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EU-UK Brexit Negotiations

UK Prime Minister Boris Johnson and other high-ranking UK government officials connected on 15 June 2020 via a video call with the leaders of EU institutions, marking the first of multiple top-level Brexit meetings scheduled until the end of July. Prior to the new negotiations on future UK-EU relations, the UK government had formally notified the European Union that it will not extend the current post-Brexit transition period beyond the previously agreed date of 31 December 2020. However, Cabinet Office Minister Michael Gove stated that the United Kingdom would not impose full customs checks on goods coming from the EU before July 2021.

Significance

The UK government's decision not to prolong the post-Brexit transition period makes the timely finalisation of a fully fledged trade agreement and UK-EU arrangements for other areas such as future security collaboration increasingly unlikely. Both parties would probably have to conclude negotiations by the end of October to have enough time to ratify any possible agreements before the transition period ends.

IHS Markit's baseline scenario now assumes that, in the possible absence of a fully fledged treaty, a disorderly Brexit from January 2021 would be less likely than the introduction of mutually acceptable temporary emergency measures. These would facilitate further negotiations and avoid disruptions to the highly integrated supply chains, cross-country travel, and the use of services following the severe EU and UK recessions induced by the coronavirus disease 2019 (COVID-19) virus impact.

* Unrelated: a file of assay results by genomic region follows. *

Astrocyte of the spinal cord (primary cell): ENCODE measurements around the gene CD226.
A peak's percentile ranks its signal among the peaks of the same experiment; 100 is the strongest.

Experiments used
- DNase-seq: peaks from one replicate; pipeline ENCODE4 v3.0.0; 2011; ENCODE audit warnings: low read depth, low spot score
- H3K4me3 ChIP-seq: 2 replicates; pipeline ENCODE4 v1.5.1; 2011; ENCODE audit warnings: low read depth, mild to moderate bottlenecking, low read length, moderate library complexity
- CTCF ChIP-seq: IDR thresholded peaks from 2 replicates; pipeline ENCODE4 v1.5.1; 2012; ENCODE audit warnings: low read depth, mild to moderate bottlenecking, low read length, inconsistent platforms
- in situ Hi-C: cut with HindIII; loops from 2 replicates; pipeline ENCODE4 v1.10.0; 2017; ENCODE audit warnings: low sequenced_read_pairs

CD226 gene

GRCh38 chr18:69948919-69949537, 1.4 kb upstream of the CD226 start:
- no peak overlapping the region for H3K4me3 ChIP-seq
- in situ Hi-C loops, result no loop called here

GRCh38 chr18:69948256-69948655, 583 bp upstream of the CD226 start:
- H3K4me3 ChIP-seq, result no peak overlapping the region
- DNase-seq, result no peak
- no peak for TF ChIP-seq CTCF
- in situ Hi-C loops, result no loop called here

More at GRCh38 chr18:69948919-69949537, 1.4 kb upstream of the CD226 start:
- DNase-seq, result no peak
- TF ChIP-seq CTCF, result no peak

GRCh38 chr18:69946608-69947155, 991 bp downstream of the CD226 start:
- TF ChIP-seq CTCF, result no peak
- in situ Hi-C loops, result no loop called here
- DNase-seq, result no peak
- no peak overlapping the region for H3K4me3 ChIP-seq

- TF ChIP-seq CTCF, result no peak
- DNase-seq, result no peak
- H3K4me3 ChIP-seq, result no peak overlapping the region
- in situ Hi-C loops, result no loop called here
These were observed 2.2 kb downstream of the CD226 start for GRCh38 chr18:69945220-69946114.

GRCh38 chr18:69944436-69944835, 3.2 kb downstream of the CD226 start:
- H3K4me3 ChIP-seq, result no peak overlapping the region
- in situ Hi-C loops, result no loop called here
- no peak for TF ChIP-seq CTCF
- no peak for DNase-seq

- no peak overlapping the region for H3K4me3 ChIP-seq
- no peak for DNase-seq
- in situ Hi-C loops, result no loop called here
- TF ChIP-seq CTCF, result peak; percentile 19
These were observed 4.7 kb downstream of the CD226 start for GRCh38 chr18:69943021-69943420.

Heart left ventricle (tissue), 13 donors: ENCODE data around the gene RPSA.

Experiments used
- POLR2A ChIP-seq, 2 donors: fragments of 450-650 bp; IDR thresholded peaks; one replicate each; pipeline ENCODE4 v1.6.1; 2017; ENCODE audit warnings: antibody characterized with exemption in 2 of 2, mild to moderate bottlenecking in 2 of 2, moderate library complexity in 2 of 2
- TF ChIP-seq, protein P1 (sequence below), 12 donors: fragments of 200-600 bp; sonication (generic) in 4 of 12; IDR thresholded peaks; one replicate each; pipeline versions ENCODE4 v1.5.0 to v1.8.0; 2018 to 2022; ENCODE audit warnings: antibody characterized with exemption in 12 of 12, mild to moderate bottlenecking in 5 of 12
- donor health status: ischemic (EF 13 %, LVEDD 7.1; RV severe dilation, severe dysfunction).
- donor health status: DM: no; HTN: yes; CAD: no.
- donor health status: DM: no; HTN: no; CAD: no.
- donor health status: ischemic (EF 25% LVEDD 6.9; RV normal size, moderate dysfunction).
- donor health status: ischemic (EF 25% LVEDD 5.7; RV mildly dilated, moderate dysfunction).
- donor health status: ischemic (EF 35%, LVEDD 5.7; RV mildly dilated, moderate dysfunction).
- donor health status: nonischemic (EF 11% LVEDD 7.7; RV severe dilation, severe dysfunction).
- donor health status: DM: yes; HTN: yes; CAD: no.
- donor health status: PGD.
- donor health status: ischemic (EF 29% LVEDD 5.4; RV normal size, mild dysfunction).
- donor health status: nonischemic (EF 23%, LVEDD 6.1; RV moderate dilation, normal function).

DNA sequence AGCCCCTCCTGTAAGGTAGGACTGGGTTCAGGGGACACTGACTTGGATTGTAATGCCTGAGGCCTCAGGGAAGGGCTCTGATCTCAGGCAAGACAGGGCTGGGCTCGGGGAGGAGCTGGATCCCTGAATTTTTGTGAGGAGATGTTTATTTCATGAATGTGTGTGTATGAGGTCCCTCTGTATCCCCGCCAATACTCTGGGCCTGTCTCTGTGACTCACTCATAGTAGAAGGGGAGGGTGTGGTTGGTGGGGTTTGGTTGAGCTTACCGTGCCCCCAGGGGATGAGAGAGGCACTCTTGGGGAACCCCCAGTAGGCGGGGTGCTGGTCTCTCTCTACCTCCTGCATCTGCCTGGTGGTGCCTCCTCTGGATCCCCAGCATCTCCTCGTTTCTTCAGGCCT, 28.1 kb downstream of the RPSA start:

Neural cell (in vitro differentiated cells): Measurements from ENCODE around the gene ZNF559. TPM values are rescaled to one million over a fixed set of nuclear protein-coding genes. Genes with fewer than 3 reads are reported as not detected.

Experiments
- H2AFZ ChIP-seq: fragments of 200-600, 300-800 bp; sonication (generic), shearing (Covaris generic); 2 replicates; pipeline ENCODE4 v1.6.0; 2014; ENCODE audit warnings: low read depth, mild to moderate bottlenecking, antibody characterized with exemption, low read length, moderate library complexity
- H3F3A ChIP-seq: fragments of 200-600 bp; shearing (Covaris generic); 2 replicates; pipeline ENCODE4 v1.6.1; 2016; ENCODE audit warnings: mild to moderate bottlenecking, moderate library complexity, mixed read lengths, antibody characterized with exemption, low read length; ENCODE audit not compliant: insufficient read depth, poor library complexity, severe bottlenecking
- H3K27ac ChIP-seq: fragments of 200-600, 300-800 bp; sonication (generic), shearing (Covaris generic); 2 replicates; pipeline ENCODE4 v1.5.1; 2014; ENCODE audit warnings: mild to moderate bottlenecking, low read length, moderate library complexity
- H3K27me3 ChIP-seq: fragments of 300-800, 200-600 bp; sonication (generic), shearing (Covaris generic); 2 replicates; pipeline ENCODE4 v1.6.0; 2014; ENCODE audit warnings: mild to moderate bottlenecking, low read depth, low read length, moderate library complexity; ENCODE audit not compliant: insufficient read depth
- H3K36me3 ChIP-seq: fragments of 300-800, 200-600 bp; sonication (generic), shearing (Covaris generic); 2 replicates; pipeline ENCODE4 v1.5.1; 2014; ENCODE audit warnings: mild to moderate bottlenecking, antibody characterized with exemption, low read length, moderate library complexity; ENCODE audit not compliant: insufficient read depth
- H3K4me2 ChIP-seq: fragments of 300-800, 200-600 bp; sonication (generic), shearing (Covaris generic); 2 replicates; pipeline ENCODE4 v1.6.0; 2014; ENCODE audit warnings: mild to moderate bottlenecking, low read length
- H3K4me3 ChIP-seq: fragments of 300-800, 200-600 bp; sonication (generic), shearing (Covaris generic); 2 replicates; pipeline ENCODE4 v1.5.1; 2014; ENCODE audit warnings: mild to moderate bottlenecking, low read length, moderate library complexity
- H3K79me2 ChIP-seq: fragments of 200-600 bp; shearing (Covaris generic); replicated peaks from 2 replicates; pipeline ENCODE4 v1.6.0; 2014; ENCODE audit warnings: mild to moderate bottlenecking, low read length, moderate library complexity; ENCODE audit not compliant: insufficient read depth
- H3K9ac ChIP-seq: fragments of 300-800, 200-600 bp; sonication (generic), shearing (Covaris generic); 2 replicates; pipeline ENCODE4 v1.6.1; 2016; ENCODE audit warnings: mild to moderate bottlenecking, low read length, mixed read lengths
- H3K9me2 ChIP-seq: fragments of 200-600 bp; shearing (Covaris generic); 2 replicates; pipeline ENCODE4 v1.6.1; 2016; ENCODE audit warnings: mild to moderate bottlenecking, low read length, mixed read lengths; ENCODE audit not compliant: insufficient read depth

Nevertheless, details of any potential interim arrangements remain unclear, making it difficult for UK, EU, and international businesses to plan ahead. The UK's GDP growth is expected to recover from mid-2020 after its COVID-19 virus lockdown triggered a very severe recession in the first half of the year. However, the uncertain path for EU-UK trade negotiations suggests that the pace of the recovery will be reduced. Should failed trade talks result in the UK reverting to WTO terms to trade with the EU, the UK's economy would likely face a further recession in the first half of 2021.

Posted 17 June 2020 by Jan Gerhard, Senior Analyst Country Risk Europe, IHS Markit and

Raj Badiani, BSc Econ MSc Econ, Economics Director, Europe, IHS Markit

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